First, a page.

Video Editing, How Hard Could It Be?

There is a saying to count the cost before you take on a job.  Video editing is one of those job I hope to give you insight to in case you come across this “opportunity”.

We had 4 hours of training in video that was just OK for creating a very basic “watch this video and read this document” course.   It would have been fine to do just that however I got feedback it was too long and thought I could just do some simple splicing and shaving before giving to our LMS team.

So, 12 hours later we had a streamlined set of videos, shaving off over an hour of time.  Here are some of details so you know what you are getting into, should you lack and audio/visual team to do this for you or cannot get this outsourced when you need to have it:

  • You can use free video editing applications like DaVinci that have a lot of features
  • Near studio quality applications are is best; you can find simpler applications but effects like adding titles become extremely difficult
  • One of the biggest reasons for shaving and saving time was the trainer had a slight cold and was clearing his throat all the time; this can be easily isolated and deleted
  • For each 1 hour video, it was about 1.5 hours to edit then 1 hour to play the edited version, stopping and fine tuning as needed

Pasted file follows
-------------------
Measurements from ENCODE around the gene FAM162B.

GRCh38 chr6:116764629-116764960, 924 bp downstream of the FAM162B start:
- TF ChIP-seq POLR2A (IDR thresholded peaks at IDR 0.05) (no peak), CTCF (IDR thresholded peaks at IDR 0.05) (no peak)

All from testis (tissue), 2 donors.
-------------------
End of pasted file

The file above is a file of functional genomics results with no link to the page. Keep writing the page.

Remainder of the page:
• Deleted time included dead air, coughs, chatter at the beginning and end of the meeting, incorrect information (I think it’s xyz but I will let you know after the class), and some Q&A that wasn’t relevant for that video topic
  • Another big time saver was filler words we all use like “like”, “ya know”, “you bet”, “of course” when a question was not asked, and lots of “um”; every few sentences for an hour adds up
  • The video and sound run together on 2 tracks and so you can see what happens when you make a cut, there is undo, and your original remains untouched
  • When you are done, you export you edited video, my format was mp4, and then send/upload as needed

The process was actually fun and rewarding and I learned a new skill in a weekend.

It saved the project time, as we first tried to find a department that handled such request and we found none, and the cost of outsourcing.

Rather than charge my client, who was happy for the effort and result, I simply added a skill to my toolkit and to a few extended lunches.

Don’t be afraid to get your feet wet on a task you’ve never tried.  Don’t promise anything until you are sure (I tried out and completed a small intro video from the same trainer first) but also don’t avoid trying solutions that could help your project and add to your resourcefulness.